Restoration of lysosomal acidification rescues autophagy and metabolic dysfunction in non-alcoholic fatty liver disease

Jialiu Zeng, Rebeca Acin-Perez, Essam A. Assali, Andrew Martin, Alexandra J. Brownstein, Anton Petcherski, Lucía Fernández-del-Rio, Ruiqing Xiao, Chih Hung Lo, Michaël Shum, Marc Liesa, Xue Han, Orian S. Shirihai, Mark W. Grinstaff

Research output: Contribution to journalArticlepeer-review

18 Scopus citations


Non-alcoholic fatty liver disease (NAFLD) is the most common liver disease in the world. High levels of free fatty acids in the liver impair hepatic lysosomal acidification and reduce autophagic flux. We investigate whether restoration of lysosomal function in NAFLD recovers autophagic flux, mitochondrial function, and insulin sensitivity. Here, we report the synthesis of novel biodegradable acid-activated acidifying nanoparticles (acNPs) as a lysosome targeting treatment to restore lysosomal acidity and autophagy. The acNPs, composed of fluorinated polyesters, remain inactive at plasma pH, and only become activated in lysosomes after endocytosis. Specifically, they degrade at pH of ~6 characteristic of dysfunctional lysosomes, to further acidify and enhance the function of lysosomes. In established in vivo high fat diet mouse models of NAFLD, re-acidification of lysosomes via acNP treatment restores autophagy and mitochondria function to lean, healthy levels. This restoration, concurrent with reversal of fasting hyperglycemia and hepatic steatosis, indicates the potential use of acNPs as a first-in-kind therapeutic for NAFLD.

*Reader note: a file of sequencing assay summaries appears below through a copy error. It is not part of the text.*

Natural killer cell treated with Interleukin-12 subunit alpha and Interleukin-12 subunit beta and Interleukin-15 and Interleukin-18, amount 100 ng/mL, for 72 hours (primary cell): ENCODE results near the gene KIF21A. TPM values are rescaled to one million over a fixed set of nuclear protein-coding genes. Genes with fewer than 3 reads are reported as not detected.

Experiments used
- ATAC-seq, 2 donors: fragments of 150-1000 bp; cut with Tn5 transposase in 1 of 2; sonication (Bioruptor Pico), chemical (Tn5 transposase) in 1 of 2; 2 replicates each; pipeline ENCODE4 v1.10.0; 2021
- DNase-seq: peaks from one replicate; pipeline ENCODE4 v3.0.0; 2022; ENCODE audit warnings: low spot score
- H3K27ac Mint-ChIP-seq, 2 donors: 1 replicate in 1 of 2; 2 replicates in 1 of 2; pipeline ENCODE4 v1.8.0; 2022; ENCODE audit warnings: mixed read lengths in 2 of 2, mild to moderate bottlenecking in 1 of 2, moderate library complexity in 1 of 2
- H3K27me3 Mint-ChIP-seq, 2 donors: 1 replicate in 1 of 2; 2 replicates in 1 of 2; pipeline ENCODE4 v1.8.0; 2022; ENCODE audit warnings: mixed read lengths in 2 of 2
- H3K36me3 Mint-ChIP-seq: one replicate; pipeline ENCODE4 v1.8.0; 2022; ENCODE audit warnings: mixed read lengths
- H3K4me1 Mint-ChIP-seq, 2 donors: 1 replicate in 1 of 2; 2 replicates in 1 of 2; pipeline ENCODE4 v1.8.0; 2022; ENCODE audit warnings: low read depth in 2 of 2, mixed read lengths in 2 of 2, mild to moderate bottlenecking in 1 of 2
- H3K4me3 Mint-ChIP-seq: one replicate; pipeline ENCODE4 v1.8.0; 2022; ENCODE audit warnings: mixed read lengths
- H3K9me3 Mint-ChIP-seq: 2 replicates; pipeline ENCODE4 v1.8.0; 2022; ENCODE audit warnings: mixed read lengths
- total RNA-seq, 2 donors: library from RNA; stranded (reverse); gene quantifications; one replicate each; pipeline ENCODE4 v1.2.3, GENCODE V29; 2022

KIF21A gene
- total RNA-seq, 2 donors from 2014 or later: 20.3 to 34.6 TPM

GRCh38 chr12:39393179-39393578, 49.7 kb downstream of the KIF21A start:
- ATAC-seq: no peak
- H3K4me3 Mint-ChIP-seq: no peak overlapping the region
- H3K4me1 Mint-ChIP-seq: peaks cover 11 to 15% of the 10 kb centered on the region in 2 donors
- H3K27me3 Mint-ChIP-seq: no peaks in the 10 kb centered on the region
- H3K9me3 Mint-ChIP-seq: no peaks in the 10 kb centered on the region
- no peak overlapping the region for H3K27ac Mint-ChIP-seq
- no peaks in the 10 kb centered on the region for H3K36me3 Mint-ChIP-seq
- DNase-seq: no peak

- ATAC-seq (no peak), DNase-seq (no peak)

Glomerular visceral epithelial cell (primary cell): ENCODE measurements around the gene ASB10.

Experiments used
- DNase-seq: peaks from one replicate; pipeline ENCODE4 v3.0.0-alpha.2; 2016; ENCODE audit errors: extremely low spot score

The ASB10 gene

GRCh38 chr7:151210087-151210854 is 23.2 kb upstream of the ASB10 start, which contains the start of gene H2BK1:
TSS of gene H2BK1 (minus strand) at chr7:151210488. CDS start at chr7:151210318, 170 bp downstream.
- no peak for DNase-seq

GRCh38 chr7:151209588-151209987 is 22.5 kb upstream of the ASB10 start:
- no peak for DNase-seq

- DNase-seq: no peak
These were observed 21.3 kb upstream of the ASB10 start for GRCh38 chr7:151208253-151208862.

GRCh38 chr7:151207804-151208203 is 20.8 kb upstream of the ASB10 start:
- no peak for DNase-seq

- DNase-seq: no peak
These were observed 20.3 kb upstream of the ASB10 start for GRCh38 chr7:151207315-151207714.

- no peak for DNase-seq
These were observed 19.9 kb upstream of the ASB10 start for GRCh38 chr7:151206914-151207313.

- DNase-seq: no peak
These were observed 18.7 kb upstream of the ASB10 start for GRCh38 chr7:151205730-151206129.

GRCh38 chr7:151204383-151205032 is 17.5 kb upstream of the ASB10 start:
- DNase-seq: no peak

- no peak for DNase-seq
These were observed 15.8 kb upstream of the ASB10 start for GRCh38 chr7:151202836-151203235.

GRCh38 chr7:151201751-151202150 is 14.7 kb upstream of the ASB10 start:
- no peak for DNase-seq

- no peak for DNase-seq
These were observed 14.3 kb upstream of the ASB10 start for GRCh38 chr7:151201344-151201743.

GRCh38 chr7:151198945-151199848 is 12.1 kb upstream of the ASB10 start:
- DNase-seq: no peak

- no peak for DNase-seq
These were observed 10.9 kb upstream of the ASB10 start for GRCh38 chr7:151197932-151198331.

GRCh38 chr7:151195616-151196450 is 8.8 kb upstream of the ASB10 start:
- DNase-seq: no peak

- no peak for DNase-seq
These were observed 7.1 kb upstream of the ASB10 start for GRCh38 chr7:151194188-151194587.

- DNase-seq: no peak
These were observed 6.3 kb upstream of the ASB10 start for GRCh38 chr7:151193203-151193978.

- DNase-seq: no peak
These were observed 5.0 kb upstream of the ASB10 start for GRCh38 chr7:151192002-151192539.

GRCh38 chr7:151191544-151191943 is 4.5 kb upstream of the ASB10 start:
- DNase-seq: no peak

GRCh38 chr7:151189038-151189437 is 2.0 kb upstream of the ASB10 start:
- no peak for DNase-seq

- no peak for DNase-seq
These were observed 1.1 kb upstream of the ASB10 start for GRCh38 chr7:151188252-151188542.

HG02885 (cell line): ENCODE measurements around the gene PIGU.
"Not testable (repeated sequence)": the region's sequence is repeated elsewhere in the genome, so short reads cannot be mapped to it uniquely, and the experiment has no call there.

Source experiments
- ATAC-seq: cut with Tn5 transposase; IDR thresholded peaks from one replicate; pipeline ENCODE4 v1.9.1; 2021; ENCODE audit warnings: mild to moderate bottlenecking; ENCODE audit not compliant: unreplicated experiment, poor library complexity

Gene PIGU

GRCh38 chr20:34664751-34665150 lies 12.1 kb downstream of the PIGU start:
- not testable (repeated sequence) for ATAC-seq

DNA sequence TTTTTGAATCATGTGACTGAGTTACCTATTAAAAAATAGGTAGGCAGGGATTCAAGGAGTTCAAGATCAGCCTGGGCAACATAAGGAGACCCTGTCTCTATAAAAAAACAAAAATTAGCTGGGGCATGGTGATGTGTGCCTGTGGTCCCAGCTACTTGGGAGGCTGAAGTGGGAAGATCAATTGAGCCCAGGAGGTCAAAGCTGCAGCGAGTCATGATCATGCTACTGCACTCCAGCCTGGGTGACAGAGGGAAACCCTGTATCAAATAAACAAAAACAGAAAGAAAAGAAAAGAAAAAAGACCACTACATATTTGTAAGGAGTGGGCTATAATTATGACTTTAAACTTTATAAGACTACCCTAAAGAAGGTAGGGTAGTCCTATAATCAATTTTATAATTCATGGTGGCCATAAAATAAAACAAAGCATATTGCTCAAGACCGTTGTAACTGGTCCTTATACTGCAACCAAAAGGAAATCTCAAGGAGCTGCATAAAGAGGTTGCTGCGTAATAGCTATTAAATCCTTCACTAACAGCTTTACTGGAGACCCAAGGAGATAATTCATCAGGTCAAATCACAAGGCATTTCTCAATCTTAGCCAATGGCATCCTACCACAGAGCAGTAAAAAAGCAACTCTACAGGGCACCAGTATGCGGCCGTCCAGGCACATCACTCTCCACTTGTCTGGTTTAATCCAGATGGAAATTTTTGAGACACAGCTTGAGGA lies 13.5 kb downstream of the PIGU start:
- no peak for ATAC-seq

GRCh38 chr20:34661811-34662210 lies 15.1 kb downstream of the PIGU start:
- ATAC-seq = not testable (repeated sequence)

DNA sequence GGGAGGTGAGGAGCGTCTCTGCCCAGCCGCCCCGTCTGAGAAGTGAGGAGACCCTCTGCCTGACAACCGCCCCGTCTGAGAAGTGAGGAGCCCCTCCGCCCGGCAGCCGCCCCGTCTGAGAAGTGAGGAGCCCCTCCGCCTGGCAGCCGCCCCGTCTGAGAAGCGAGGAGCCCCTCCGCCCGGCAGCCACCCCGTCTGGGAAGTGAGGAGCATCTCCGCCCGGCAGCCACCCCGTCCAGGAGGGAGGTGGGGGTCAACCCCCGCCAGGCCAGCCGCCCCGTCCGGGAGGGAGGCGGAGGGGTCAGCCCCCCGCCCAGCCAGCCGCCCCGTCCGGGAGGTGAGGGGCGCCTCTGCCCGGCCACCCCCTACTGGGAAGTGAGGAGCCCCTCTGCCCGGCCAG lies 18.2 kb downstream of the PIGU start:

Original languageEnglish
Article number2573
JournalNature Communications
Issue number1
StatePublished - 1 Dec 2023
Externally publishedYes

ASJC Scopus subject areas

  • General Chemistry
  • General Biochemistry, Genetics and Molecular Biology
  • General Physics and Astronomy


Dive into the research topics of 'Restoration of lysosomal acidification rescues autophagy and metabolic dysfunction in non-alcoholic fatty liver disease'. Together they form a unique fingerprint.

Cite this